Reflection: Adjustments to Practice Modeling Human Impact Part 3: Managing the Project - Section 5: The Debrief: Wrapping up the project


*with apologies to T.S. Eliot


This project started off on such a high note, and while I’d hate to label it a “dud”, it didn’t quite maintain that explosive energy throughout the whole project.  One of the main reasons is the fact that it just kept going on and on, until the end of the semester.  Enthusiasm tends to wane for almost anything over time, and this project, sadly, was no exception.  My students were enthused during the planning, construction, and first week or two of data collection, but when data collection became something that had to be done in addition to homework, other projects, presentations, and so on, many groups tended to just go through the motions.

One reason enthusiasm may have waned was the fact that some groups plants never grew beyond tiny sprouts, either through dumb luck of having bad seeds or (more likely) through a growth-inhibiting variable (e.g., one of my groups chose to add salt to their soil and another group mixed their soil with powdered gelatin).  Not having plants to observe made the top terrestrial chamber nigh completely uninteresting for these groups.  

A similar situation occurred for many groups in their aquatic chambers.  For reasons we didn’t really get to explore (since they would likely require setting up a new experiment), the aquatic chambers suffered a crash in species diversity.  During our first session with the microscope, students were excited to see many micro-invertebrates and motile protists (planaria, amoeba, etc).  After a few weeks, though, the water had turned a much deeper shade of green in many chambers, and although this did allow for a “Here we go, this is eutrophication in action!  your variable has caused an algal bloom!” moment or two, investigating this deep green “landscape” with a microscope revealed fairly regular, immotile algae.  As exciting as this to some, students seem to overwhelmingly prefer “wriggling little monsters” to “a bunch of green circles”.     

In the end, it felt like we had just run out of steam on the project.  We were on to discussing more compelling topics in class and, try as I did, I couldn’t always authentically connect them to the ecocolumns.  

Does this mean the project was a failure?  Not in the least.  It turned out to be a great opportunity to explore the scientific method in action, it allowed students to improve their technical skills with microscopes, it challenged them to be more articulate and precise in their collection of qualitative and quantitative data, and it gave me the opportunity to have students use a platform (google docs) that increased our interactions and helped me give more timely feedback than I otherwise would on a large project where everything is turned in “at the end”.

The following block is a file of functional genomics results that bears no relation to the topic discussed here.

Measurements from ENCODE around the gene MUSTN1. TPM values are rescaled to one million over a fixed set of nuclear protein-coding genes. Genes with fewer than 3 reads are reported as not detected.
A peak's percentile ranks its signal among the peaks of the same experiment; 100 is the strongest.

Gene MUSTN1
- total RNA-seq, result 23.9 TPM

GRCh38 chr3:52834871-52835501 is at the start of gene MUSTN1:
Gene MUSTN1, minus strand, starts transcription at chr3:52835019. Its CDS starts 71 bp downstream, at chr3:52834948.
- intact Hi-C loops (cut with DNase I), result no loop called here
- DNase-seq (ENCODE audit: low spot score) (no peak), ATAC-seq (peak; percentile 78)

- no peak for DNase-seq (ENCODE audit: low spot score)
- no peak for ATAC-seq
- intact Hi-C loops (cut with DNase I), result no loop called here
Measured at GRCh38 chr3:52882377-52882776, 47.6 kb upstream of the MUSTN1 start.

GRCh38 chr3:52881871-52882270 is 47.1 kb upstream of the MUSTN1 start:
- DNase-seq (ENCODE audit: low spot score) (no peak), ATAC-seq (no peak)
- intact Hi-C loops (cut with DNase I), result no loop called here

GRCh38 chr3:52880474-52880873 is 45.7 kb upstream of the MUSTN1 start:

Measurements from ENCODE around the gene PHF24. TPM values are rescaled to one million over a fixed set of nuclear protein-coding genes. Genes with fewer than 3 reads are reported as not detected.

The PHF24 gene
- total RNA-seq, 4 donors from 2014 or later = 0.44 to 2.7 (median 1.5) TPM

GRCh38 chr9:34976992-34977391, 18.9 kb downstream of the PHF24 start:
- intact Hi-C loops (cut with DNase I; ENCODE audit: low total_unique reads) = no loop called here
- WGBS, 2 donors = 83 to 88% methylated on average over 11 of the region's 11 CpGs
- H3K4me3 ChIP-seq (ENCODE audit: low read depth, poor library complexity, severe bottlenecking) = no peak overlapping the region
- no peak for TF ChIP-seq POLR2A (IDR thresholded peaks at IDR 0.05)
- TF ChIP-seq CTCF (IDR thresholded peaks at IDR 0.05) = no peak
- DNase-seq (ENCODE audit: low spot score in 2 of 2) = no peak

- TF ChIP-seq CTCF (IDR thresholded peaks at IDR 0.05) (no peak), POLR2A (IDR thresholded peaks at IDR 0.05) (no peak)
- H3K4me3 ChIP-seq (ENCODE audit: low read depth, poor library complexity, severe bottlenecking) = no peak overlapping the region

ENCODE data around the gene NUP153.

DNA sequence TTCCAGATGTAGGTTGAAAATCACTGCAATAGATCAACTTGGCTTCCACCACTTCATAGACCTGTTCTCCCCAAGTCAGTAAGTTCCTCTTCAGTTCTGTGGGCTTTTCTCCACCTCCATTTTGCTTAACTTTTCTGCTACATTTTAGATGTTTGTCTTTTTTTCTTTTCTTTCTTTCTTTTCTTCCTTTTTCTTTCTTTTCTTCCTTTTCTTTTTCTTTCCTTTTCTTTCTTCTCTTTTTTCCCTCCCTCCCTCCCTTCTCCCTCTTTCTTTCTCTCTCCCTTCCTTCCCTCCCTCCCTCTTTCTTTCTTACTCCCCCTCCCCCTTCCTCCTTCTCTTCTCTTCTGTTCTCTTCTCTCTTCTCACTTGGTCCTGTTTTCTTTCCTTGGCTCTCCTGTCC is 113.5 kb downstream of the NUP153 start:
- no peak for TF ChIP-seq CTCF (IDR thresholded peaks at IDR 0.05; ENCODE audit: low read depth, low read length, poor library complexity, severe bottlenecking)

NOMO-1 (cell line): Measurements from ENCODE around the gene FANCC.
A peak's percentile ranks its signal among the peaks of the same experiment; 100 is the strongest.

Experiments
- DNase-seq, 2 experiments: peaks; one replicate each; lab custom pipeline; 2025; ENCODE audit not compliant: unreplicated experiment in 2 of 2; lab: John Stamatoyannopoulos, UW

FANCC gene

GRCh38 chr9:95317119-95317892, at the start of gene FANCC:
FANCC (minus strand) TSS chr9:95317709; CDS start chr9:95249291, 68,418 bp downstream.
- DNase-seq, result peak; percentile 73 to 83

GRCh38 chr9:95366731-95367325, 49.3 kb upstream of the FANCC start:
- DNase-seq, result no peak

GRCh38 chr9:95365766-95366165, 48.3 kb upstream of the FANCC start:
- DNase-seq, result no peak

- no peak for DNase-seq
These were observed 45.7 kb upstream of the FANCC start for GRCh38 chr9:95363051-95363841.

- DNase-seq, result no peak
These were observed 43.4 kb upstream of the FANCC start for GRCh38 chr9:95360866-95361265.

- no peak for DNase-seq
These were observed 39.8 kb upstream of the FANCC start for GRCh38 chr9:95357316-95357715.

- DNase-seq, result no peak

In light of all this, I think I may choose to use this project to open my course next year.  As much as I love the vertigo/equilibrium lab, this may end up being a better way to focus on the scientific method and develop skills that will be useful all year long, while immediately diving into the environmental science content.    

  This is how a project ends... not with a bang but a whimper*
  Adjustments to Practice: This is how a project ends... not with a bang but a whimper*
Loading resource...

Modeling Human Impact Part 3: Managing the Project

Unit 2: The Nature of Environmental Science
Lesson 14 of 17

Objective: Students will be able use appropriate tools to collect data and monitor the progress of an ongoing scientific investigation.

Big Idea: An ongoing project requires a plan to manage over the long term.

  Print Lesson
33 teachers like this lesson
Similar Lessons
A Written Response to "On the Rainy River"
11th Grade ELA » The Things They Carried
Big Idea: Making sense of the paradox of going to war because you are not brave enough not to.
Los Angeles, CA
Environment: Urban
Martha Soto
Robert Frost and Escapism
11th Grade ELA » Modernist Poetry
Big Idea: Frost freezes out reality to escape the mundane.
Taunton, MA
Environment: Suburban
Julie Ferreira
Advice from a King
12th Grade ELA » Beowulf
Big Idea: A well-written thesis statement can enhance a paper, and textual evidence is essential to supporting a thesis statement.
Whitehall, MT
Environment: Rural
Caitlin  Chiller
Something went wrong. See details for more info
Nothing to upload